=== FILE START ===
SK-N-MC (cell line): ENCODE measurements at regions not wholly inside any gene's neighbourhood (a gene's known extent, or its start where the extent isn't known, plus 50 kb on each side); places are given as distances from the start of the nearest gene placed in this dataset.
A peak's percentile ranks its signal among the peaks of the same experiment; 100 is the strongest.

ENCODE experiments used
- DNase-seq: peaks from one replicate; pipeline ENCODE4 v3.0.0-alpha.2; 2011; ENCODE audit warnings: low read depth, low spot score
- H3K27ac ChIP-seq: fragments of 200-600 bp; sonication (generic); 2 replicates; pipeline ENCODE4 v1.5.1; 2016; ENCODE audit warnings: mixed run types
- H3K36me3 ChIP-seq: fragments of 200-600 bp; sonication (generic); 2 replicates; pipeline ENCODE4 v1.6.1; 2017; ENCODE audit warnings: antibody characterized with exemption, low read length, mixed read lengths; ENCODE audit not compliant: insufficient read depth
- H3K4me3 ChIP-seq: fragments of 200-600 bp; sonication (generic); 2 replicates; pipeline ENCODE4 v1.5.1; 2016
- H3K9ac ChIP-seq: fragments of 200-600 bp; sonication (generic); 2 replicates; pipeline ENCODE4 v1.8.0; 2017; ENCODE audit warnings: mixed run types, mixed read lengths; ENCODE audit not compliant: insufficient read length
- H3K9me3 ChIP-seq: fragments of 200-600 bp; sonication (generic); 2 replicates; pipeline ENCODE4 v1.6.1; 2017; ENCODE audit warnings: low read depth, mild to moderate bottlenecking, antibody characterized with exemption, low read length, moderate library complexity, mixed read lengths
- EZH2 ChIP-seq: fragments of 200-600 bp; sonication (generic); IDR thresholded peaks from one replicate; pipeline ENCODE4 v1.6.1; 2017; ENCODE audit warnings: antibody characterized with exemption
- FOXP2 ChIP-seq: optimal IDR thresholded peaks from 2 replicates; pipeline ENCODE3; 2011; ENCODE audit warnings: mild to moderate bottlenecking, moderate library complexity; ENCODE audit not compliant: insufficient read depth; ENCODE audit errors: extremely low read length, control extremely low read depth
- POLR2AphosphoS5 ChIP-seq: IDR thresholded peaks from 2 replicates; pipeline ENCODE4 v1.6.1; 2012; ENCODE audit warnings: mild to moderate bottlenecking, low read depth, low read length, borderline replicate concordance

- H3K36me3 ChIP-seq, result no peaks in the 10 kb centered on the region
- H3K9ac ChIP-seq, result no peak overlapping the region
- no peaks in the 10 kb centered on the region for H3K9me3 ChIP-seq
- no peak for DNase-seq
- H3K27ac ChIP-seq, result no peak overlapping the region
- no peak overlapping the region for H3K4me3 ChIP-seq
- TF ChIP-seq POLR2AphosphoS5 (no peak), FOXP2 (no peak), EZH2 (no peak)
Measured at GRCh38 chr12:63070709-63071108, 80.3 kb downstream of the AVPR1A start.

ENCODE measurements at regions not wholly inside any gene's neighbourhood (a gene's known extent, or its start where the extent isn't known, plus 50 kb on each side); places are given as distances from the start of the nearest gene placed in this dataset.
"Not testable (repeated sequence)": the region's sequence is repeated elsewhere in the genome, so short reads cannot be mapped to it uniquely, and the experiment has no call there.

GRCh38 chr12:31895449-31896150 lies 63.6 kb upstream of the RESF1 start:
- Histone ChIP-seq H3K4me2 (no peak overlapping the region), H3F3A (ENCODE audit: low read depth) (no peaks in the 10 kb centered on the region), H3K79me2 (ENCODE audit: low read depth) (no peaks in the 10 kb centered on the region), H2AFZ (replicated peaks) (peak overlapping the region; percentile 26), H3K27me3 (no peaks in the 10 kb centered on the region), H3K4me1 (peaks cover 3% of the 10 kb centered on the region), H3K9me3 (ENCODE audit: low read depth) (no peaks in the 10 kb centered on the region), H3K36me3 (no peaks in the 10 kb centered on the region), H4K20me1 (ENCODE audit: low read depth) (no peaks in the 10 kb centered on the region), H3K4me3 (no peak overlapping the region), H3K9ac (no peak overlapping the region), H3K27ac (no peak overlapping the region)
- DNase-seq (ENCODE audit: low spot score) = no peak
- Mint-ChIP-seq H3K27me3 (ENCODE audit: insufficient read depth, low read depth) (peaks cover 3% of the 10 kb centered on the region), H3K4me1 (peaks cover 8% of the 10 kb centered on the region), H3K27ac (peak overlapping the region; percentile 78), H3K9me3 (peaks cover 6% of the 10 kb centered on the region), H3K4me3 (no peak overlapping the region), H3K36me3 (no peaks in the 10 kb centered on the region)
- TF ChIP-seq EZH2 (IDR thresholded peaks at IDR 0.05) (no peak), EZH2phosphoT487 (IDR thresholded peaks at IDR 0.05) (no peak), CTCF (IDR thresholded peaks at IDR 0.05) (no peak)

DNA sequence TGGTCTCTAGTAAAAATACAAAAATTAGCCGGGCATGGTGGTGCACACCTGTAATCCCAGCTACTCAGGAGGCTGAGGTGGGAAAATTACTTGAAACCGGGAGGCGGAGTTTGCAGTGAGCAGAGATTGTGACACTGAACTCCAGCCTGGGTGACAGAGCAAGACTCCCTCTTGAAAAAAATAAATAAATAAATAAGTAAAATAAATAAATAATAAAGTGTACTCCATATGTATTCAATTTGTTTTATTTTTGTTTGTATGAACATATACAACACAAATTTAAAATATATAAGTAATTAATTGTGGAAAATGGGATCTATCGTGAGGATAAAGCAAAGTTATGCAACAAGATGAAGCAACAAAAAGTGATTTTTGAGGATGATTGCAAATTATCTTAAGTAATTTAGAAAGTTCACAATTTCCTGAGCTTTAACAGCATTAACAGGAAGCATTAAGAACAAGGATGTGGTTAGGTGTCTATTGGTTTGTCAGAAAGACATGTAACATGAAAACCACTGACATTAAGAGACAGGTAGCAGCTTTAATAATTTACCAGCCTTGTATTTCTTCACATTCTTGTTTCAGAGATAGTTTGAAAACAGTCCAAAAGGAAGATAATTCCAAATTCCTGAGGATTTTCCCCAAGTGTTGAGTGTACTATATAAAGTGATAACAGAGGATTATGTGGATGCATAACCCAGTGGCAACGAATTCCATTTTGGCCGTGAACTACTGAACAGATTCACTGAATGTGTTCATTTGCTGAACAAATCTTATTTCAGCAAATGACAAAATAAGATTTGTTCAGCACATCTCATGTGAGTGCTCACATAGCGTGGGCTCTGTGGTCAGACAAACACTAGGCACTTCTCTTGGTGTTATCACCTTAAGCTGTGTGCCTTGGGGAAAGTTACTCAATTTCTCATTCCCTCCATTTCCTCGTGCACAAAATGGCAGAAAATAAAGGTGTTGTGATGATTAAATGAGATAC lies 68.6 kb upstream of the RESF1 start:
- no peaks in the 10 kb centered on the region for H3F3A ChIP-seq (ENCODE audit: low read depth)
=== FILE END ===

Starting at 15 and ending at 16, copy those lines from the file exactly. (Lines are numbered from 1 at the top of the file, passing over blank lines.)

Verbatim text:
- no peaks in the 10 kb centered on the region for H3K9me3 ChIP-seq
- no peak for DNase-seq